Eventually DeLong and O'Connor's character, the formerly bigoted Sheriff Bill Gillespie, engaged in a May-December interracial romance, and in 1994 the characters married. In the South that Nicholas had known thirty years earlier, such a romance—not to mention the wedding—would have been scandalous, and could have gotten both participants killed. By 1994, however, television was filled with far more controversial material, but some viewers still objected.
In 2005, Nicholas displayed another side to her talent, publishing her debut novel, Freshwater Road, "a coming-of-age story about a Black college student involved in the Civil Rights Movement in 1964," as a contributor to Ebony described the book. Drawing on her own experiences as a civil rights activist at the time, Nicholas tells the story of Celeste Tyree, a Northerner who works in the South for equal rights and voter registration. Though Roger A. Berger, writing in the Library Journal, found the novel "uneven," he went on to note that it "clearly conveys the idealistic determination and heroism of the young volunteers." In an interview for Essence magazine, Nicholas commented on her inspiration for this first novel: "I want to show readers that, beyond the well-documented tragedies, Freedom Summer was a moment of great hope. It's important for us to remember that kids from all over the country put their lives on the line for folks they didn't know—for poor people who hadn't had the right to vote since Reconstruction."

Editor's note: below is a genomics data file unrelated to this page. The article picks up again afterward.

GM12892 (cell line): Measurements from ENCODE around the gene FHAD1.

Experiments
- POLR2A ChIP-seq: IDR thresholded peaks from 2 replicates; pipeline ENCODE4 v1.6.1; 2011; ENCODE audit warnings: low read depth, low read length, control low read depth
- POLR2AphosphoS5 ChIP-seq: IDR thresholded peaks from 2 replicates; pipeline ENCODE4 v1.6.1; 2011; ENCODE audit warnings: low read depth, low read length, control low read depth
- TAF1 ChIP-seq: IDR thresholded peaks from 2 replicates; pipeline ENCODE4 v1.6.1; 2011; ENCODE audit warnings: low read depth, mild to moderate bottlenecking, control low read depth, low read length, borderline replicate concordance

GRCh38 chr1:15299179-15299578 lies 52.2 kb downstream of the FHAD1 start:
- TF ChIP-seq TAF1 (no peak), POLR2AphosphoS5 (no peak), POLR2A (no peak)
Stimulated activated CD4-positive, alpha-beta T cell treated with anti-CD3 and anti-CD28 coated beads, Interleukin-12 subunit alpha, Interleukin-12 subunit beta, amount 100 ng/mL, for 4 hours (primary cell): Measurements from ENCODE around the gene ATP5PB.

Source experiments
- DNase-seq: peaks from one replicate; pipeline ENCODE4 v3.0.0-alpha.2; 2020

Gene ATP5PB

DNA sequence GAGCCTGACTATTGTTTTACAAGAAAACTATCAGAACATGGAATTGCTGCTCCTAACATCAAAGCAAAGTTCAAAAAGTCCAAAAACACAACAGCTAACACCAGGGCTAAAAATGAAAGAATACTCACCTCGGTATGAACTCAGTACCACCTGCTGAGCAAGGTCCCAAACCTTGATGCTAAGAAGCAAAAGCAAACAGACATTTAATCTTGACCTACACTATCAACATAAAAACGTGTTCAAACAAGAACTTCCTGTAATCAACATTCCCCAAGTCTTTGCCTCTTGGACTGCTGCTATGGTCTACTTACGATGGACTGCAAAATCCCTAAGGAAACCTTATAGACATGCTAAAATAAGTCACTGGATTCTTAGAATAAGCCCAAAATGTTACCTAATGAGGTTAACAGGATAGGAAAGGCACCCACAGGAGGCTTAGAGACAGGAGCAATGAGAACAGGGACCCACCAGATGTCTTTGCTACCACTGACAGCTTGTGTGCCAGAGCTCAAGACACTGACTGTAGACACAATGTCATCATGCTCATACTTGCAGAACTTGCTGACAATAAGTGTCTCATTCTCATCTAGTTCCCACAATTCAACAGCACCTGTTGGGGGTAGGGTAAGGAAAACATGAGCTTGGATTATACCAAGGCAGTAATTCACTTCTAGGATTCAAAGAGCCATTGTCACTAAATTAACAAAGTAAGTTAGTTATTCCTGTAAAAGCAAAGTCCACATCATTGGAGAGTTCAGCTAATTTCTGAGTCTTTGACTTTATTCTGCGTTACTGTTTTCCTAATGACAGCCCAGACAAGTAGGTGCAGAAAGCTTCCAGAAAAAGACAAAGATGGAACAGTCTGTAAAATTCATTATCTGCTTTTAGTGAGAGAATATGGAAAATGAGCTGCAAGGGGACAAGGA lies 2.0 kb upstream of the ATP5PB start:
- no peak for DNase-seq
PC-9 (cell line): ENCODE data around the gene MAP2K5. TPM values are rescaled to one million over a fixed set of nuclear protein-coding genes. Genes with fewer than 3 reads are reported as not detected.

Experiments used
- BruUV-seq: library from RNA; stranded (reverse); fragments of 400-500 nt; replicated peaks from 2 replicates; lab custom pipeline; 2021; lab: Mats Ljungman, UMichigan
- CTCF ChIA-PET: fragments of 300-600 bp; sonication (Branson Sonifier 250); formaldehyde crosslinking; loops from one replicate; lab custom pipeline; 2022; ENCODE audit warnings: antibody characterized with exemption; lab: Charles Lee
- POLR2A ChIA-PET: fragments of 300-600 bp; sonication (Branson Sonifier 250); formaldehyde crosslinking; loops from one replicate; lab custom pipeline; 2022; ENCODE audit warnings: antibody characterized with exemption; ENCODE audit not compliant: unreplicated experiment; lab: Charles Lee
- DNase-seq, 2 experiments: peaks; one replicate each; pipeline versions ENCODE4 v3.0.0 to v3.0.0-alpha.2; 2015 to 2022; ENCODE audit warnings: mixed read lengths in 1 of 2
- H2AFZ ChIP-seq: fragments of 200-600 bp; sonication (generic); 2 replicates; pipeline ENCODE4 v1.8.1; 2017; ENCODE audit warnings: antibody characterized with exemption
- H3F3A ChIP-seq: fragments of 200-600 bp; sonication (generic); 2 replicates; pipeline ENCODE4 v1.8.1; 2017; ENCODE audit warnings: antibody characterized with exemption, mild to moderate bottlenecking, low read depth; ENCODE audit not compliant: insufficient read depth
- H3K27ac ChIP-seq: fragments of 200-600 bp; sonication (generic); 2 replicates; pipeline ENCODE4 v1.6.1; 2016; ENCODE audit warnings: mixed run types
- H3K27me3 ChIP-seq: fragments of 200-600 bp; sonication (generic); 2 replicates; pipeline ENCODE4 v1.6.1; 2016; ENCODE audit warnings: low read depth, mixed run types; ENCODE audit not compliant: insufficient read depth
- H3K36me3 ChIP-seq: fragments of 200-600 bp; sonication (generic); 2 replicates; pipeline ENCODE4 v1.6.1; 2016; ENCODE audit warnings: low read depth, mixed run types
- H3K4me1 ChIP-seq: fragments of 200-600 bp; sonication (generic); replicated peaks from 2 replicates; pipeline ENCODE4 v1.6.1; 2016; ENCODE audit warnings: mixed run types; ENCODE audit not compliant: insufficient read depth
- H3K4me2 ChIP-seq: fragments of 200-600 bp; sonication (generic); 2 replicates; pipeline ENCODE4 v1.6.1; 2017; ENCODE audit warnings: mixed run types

BIOGRAPHICAL AND CRITICAL SOURCES:
Contemporary Theatre, Film, and Television, Volume 32, Thomson Gale (Detroit, MI), 2000.
Detroit News, January 15, 1993, Kevin Ransom, "Buses Drives Denise Nicholas to More Writing," p. C9.
Ebony, September, 2005, "Author Spotlight: Denise Nicholas," p. 32.
Essence, September, 2005, "First Person Singular: Denise Nicholas," p. 139.
Jet, July 9, 1981, "Denise Nicholas-Hill Has Success in Perspective," p. 61; August 6, 1990, "Denise Nicholas: Ghost Dad Star Tells of Experience with Ghost of Slain Sister," pp. 58-59; February 17, 1992, "Actress Denise Nicholas Directs Heat Episode on Black Woman's Fight to Vote," p. 6; May 9, 1994, "Denise Nicholas and Carroll O'Connor Wed on TV Drama In the Heat of the Night," pp. 54-57; November 14, 2005, "Denise Nicholas, Author," p. 54.
Library Journal, September 15, 2005, Roger A. Berger, review of Freshwater Road, p. 56.
Los Angeles Times, January 16, 1994, N.F. Mendoza, "With an Eye on … In the Heat of the Night's Denise Nicholas Finds the Positive in Past and Present," p. 80.
People, August 22, 2005, "The Summer of '64," review of Freshwater Road, p. 119.
Plain Dealer (Cleveland, OH), January 19, 1993, Michael J. Bandler, "Denise Nicholas Finding Her Life Going Full Circle," p. C4.
Publishers Weekly, July 1, 2005, Nicole Bailey-Williams, "Her Second Act," p. 58.
Internet Movie Database, http://www.imdb.com/ (September 29, 2006), "Denise Nicholas."